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Please be aware that this old REACH registration data factsheet is no longer maintained; it remains frozen as of 19th May 2023.

The new ECHA CHEM database has been released by ECHA, and it now contains all REACH registration data. There are more details on the transition of ECHA's published data to ECHA CHEM here.

Diss Factsheets

Administrative data

Link to relevant study record(s)

Description of key information

Key value for chemical safety assessment

Bioaccumulation potential:
no bioaccumulation potential

Additional information

A study on the absorption, distribution and excretion in rats of a close structural analogue (CAS 16090 -02 -1) is available.

Following an oral dose of 14C-labeled of CAS 16090 -02 -1 in water at 5.9 mg/kg bw to rats of both sexes, rapid and complete excretion of radioactive material was observed, with an excretion half life ranging from 7-13 hours. Feces were practically the only route of excretion (more than 95% of the administered radioactive material was excreted within 48 hours), indicating, in combination with the short half life times, that no significant amounts were absorbed from the gastro-intestinal tract. No radioactivity was found in blood, liver kidney, brain, muscle, or fat 96 hours after dosing (limit of quantification 0.005 - 0.01 ppm equivalents). The total recovery of radioactivity was 97.5% and 95.2% of the orally applied dose for males and females, respectively.

A further study done with another close structural analogue (CAS 13863 -31 -5) (CIBA-GEIGY Limited, Basel, Switzerland 1975a) which examines the skin absorption is available. 14C-labeled test substance was topically applied to the depilated back of male rabbits at a dose of 20 μg/cm². Within three days approximately 2% of the applied radioactivity was excreted with urine and faeces; by far the major portion was still on the skin. The subcutaneous tissue underneath the application area contained 0.2% and the total skeletal muscle certainly less than 1% of the applied radioactivity assuming the radioactivity found in muscle underneath the subcutaneous tissue of the application area to be representative for the total muscle radioactivity. The radioactivity in the blood, monitored during 72 hours, contained only minute amounts of radioactivity. Even at the peak, reached within two hours, the amount present in the total blood was still below 0.1%. After six hours the blood radioactivity was below the limit of quantitation or even below the limit of detection being 0.016% and 0.006% or 2.7 ppb and 0.9 ppb, respectively. From these data it is assumed, that the test substance is not absorbed by rabbits after topical application. The small amount of radioactivity excreted with urine and faeces is probably due to impurities present in the14C-labeled test substance used in this study and to degradation products which may be formed in trace amounts on the skin during prolonged contact with the compound.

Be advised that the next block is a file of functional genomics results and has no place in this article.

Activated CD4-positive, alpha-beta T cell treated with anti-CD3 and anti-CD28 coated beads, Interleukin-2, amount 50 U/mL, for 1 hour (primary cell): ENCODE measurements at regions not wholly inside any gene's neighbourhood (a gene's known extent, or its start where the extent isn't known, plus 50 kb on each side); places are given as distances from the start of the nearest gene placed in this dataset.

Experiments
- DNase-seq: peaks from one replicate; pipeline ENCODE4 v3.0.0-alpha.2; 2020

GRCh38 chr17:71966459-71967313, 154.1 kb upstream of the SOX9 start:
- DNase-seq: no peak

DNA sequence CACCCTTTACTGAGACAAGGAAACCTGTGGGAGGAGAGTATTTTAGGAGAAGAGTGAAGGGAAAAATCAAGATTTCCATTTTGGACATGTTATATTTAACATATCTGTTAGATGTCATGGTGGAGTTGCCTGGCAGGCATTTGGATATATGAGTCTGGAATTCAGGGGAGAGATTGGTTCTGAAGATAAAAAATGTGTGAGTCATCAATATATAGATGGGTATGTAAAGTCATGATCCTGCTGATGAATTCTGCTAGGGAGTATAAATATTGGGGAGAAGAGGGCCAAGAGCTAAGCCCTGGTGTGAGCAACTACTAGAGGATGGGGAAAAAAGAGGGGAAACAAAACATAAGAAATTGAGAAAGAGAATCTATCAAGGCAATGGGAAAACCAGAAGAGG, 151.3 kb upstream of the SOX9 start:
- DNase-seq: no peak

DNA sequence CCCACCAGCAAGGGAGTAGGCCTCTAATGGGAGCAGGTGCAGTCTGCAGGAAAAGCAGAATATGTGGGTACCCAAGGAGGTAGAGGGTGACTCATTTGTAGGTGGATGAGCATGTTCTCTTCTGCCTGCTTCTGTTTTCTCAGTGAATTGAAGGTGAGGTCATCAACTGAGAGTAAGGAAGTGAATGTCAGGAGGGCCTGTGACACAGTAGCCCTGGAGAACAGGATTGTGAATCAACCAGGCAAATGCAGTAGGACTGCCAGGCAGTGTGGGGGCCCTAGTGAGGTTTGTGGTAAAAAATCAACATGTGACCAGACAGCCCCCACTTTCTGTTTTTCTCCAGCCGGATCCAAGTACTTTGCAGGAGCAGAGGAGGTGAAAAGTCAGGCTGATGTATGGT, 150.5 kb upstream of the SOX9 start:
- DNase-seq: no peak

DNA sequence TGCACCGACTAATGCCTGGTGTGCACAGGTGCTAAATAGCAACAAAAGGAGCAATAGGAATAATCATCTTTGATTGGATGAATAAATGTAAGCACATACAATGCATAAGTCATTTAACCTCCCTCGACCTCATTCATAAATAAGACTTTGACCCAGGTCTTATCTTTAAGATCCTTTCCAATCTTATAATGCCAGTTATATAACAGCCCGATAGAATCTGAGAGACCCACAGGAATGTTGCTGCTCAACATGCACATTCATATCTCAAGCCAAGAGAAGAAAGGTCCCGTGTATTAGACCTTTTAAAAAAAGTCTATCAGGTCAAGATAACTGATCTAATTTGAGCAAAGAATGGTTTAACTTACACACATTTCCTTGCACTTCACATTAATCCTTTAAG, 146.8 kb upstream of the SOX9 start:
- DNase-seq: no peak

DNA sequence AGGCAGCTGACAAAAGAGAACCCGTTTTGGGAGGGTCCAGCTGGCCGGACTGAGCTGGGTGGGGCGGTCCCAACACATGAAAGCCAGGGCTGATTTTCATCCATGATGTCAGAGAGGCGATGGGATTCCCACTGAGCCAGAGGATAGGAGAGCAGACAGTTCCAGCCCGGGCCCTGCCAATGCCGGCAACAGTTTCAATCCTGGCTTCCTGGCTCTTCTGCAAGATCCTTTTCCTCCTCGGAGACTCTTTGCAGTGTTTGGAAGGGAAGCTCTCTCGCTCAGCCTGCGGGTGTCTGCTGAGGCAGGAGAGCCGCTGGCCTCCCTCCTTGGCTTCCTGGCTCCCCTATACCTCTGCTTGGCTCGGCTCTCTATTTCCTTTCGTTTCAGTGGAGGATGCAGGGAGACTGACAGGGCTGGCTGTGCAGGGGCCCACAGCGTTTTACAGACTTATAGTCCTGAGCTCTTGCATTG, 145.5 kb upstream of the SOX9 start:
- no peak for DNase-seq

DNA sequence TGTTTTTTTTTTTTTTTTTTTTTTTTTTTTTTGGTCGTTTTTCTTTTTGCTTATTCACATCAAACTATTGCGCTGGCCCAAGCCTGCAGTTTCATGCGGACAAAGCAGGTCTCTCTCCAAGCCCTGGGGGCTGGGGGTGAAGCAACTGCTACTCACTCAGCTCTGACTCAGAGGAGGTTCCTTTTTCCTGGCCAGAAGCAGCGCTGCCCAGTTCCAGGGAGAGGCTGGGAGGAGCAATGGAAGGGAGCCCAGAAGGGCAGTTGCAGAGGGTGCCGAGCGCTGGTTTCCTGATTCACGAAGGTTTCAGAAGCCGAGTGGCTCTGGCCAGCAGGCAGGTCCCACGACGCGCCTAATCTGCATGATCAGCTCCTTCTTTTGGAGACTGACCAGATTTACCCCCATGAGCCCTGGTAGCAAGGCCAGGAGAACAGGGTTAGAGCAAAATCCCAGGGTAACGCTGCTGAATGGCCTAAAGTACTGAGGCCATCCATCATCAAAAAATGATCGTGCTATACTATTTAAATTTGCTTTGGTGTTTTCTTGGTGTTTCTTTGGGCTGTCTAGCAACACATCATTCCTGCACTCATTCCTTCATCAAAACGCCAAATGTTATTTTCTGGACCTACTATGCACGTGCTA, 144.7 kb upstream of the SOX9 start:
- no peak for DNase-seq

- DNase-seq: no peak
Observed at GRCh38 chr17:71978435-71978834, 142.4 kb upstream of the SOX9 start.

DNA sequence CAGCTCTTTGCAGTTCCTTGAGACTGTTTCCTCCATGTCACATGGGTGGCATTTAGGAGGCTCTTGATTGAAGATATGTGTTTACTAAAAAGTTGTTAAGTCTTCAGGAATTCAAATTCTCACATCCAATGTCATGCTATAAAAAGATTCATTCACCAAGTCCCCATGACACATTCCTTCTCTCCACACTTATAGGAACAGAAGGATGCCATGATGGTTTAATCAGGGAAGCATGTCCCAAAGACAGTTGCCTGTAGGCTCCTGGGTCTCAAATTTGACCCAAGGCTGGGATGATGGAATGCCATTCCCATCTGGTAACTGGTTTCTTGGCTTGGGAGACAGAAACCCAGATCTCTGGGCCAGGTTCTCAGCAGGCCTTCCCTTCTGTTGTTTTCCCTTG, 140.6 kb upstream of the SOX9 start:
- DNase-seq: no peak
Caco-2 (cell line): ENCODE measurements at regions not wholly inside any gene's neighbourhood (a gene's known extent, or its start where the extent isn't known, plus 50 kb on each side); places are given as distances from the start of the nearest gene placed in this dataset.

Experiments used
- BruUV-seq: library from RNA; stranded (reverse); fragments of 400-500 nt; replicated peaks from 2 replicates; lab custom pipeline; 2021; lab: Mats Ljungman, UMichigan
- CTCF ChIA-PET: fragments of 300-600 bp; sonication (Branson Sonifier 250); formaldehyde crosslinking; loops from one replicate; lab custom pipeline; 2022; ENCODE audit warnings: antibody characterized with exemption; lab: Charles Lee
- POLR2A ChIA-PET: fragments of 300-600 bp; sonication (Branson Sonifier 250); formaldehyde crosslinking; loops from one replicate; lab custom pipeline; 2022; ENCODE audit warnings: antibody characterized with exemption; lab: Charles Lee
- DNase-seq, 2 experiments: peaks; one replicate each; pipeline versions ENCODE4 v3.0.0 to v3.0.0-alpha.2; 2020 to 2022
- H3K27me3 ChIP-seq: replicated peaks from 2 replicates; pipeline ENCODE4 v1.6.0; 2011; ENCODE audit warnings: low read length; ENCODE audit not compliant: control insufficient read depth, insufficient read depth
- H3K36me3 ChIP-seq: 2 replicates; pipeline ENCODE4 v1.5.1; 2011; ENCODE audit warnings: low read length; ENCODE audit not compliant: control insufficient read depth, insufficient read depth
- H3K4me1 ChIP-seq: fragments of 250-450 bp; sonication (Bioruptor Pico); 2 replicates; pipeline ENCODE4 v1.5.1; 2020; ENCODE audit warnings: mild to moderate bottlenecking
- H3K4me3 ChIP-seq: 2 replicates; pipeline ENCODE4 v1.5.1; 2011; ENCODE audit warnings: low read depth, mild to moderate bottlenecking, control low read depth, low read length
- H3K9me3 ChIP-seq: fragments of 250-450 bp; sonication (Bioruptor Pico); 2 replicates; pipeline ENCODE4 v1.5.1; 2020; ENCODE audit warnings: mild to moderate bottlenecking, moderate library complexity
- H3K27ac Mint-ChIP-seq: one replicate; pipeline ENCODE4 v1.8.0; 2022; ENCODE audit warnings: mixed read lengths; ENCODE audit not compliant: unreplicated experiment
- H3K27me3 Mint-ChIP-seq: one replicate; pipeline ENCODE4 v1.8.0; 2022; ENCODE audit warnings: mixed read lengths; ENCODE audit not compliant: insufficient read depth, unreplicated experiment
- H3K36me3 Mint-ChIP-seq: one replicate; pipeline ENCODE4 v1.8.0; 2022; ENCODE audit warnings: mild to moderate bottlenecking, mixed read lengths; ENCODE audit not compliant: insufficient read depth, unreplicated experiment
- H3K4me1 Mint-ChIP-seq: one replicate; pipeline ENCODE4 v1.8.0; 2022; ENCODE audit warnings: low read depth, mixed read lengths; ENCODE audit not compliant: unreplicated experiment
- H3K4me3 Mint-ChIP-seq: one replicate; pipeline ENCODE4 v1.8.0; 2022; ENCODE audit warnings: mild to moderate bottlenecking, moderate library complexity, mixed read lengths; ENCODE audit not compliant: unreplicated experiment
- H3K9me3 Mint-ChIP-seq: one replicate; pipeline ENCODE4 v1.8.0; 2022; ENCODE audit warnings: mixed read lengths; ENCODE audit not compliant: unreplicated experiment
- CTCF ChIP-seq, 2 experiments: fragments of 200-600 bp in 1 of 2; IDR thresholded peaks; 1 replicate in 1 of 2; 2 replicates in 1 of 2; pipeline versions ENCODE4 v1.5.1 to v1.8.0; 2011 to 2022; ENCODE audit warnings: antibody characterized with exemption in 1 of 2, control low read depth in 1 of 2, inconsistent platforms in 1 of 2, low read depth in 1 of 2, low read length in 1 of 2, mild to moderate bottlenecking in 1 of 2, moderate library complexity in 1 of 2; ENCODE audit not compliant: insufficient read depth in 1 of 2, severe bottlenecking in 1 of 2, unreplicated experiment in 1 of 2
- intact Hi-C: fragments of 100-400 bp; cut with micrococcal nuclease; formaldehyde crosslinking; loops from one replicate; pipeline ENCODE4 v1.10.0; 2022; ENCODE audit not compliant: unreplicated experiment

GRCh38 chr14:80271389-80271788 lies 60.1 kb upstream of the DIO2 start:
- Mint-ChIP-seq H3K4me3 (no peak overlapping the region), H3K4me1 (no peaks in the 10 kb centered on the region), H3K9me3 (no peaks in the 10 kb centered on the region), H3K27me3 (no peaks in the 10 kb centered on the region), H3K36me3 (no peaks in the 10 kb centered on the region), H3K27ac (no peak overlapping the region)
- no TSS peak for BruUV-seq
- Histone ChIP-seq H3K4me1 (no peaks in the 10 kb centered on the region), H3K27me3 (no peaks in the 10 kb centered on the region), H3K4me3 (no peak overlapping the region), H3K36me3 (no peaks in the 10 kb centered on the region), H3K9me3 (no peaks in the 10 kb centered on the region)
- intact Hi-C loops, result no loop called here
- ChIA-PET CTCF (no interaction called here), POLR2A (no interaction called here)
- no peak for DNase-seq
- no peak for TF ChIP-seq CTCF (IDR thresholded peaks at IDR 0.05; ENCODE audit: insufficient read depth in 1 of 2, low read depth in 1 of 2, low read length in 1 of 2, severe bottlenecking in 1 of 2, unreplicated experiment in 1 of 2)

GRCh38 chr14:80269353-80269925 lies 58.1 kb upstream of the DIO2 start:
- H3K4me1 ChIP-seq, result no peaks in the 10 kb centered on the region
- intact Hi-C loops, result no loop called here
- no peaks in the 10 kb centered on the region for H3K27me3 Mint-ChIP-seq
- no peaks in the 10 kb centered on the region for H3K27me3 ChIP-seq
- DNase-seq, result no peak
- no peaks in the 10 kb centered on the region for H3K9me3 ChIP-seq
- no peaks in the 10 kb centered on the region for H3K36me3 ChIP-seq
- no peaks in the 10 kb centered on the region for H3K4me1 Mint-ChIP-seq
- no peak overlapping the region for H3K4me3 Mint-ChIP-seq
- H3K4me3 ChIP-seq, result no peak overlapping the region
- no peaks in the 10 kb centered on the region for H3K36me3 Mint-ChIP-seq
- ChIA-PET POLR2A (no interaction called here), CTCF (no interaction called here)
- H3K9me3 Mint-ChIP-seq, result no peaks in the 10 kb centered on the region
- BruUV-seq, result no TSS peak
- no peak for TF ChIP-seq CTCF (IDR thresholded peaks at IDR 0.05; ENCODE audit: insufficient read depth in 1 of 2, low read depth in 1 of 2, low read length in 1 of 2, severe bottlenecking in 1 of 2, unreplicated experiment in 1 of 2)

Conclusion: reading across, these studies demostrate that the substance CAS 133 -66 -4 is almost completely excreted after oral exposure and that a dermal absorption is poor.